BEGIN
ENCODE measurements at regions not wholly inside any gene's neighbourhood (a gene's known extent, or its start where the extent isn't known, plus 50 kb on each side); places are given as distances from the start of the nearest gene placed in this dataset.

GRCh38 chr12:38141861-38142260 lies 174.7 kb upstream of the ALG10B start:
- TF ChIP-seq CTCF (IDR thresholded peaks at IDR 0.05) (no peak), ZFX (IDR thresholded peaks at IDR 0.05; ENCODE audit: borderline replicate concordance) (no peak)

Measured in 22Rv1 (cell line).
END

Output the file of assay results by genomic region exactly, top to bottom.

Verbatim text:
ENCODE measurements at regions not wholly inside any gene's neighbourhood (a gene's known extent, or its start where the extent isn't known, plus 50 kb on each side); places are given as distances from the start of the nearest gene placed in this dataset.

GRCh38 chr12:38141861-38142260 lies 174.7 kb upstream of the ALG10B start:
- TF ChIP-seq CTCF (IDR thresholded peaks at IDR 0.05) (no peak), ZFX (IDR thresholded peaks at IDR 0.05; ENCODE audit: borderline replicate concordance) (no peak)

Measured in 22Rv1 (cell line).